Hallelujah Junction, one of Martins’ most popular works, sends its dancers across the stage in waves punctuated by the gently hovering pas de deux at its center.
Peter Martins’ Hallelujah Junction is set to a score of the same name by John Adams. The music was written for two pianos, and named after a small truck stop near the California-Nevada border. Adams said of the piece, “It was a case of a good title needing a piece, so I obliged by composing this work for two pianos.” The work centers on delayed repetition between the two pianos, creating an effect of echoing sonorities. There is a constant shift of pulse and meter, but the main rhythms are based on the rhythms of the word “Hal-le-LU-jah.” The ballet, originally created for the Royal Danish Ballet, features a principal couple in white, a male soloist in black, and a small corps de ballet. The two pianists, dimly lit and facing each other at the back of the stage, appear to hover in the darkness above the dancers.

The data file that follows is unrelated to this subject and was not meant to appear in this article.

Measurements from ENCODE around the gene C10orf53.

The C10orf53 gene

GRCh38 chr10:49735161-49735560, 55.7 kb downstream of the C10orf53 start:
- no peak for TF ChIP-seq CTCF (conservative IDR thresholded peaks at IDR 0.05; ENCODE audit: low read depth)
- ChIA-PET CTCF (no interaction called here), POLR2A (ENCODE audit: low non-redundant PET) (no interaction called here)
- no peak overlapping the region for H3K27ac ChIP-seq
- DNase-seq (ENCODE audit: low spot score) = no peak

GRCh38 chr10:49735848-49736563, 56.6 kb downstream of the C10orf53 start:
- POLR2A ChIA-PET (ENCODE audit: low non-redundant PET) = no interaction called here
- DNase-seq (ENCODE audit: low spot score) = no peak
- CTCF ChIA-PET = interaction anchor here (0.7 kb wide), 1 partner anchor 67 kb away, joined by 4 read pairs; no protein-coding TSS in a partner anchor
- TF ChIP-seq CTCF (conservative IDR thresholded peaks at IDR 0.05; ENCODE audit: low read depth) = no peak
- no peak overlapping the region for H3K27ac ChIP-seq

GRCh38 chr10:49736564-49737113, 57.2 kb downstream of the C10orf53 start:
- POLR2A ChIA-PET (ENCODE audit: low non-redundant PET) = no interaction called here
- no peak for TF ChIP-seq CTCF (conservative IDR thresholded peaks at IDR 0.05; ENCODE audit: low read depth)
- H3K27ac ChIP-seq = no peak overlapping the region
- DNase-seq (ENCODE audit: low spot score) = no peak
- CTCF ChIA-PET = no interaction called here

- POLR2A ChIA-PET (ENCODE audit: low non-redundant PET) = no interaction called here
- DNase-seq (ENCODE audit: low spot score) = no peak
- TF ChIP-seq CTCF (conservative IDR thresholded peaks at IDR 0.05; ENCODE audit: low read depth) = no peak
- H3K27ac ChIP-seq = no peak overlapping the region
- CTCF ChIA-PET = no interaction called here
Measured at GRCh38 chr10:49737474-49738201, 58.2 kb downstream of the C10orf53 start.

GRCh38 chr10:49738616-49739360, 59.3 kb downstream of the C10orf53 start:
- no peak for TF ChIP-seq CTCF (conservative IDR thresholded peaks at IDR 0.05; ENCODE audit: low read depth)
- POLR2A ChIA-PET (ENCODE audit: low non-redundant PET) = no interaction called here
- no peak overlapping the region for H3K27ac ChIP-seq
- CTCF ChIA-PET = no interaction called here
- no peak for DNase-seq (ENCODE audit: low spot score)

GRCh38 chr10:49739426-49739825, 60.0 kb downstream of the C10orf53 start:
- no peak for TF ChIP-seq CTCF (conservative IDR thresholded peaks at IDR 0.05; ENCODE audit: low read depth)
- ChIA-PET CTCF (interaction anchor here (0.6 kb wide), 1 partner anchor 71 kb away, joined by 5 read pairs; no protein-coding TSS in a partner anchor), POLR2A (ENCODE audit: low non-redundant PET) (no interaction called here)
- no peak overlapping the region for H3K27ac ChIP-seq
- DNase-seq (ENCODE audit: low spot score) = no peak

View a slideshow of images from Hallelujah Junction >